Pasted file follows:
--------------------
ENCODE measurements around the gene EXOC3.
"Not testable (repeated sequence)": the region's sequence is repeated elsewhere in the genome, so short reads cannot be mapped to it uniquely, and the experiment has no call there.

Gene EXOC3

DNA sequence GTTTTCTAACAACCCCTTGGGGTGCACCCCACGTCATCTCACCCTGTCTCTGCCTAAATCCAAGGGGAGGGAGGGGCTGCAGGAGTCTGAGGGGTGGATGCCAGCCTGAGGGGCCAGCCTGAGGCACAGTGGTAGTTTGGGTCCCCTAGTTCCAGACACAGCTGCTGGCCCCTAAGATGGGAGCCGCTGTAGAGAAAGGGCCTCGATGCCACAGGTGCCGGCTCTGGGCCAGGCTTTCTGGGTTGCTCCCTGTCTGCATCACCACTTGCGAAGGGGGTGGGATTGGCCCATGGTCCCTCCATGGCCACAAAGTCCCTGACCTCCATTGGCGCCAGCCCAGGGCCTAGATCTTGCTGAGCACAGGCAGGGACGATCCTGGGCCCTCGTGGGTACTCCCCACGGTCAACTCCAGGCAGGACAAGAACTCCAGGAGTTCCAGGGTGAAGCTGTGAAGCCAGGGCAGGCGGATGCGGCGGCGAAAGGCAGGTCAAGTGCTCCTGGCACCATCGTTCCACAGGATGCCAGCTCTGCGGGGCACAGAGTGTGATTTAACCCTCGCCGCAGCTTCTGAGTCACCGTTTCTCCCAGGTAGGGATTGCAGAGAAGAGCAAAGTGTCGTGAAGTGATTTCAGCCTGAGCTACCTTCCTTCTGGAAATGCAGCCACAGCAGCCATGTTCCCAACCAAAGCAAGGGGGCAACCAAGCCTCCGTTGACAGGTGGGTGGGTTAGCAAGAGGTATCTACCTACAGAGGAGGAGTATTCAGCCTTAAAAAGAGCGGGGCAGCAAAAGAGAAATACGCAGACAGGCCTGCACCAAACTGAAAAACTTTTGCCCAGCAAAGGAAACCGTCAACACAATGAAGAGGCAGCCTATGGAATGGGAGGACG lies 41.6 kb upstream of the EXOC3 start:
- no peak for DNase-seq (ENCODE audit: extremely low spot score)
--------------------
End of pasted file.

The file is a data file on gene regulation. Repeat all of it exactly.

ENCODE measurements around the gene EXOC3.
"Not testable (repeated sequence)": the region's sequence is repeated elsewhere in the genome, so short reads cannot be mapped to it uniquely, and the experiment has no call there.

Gene EXOC3

DNA sequence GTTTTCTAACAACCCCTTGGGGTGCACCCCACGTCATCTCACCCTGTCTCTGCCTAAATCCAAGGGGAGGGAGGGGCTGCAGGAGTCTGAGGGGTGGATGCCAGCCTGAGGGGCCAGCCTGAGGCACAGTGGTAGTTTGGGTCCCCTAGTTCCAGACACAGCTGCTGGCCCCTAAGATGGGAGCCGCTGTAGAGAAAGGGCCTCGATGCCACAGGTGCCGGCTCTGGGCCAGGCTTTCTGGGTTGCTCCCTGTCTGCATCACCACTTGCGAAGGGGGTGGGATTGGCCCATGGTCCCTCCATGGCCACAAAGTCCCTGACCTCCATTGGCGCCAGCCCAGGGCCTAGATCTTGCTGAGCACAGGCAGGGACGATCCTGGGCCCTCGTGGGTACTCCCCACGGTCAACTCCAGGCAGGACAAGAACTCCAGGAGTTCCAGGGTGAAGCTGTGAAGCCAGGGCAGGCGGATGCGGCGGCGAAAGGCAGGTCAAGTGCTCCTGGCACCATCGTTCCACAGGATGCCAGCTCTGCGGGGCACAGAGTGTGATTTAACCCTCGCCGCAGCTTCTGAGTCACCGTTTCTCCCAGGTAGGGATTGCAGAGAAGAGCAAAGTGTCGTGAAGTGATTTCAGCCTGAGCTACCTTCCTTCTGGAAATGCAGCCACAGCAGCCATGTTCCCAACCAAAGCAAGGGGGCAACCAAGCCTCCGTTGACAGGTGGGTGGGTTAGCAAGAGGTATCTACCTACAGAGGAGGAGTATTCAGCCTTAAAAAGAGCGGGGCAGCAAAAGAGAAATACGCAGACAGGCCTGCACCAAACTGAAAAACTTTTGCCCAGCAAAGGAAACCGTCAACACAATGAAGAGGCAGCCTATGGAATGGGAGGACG lies 41.6 kb upstream of the EXOC3 start:
- no peak for DNase-seq (ENCODE audit: extremely low spot score)